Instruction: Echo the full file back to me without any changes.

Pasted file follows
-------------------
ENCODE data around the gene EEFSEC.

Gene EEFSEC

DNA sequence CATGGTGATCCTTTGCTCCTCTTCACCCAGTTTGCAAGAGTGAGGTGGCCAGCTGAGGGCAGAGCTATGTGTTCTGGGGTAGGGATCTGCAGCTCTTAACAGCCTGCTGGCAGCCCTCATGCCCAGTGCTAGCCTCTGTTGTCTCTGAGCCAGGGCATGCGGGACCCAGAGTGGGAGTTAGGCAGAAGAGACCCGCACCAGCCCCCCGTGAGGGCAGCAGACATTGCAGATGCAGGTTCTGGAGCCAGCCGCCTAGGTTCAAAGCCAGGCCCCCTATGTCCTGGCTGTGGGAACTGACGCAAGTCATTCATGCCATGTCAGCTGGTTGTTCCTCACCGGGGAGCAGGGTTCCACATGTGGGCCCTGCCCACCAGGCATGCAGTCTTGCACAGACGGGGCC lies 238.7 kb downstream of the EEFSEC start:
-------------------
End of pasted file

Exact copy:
ENCODE data around the gene EEFSEC.

Gene EEFSEC

DNA sequence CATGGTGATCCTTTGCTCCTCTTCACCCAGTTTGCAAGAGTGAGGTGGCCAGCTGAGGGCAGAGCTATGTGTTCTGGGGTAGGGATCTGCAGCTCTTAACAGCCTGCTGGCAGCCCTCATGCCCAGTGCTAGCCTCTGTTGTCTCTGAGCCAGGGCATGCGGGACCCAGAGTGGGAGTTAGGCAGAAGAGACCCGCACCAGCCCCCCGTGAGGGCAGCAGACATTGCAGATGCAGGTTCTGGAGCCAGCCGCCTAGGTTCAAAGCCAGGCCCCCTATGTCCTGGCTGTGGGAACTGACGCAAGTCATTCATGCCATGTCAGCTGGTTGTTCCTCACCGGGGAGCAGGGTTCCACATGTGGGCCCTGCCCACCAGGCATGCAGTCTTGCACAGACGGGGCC lies 238.7 kb downstream of the EEFSEC start: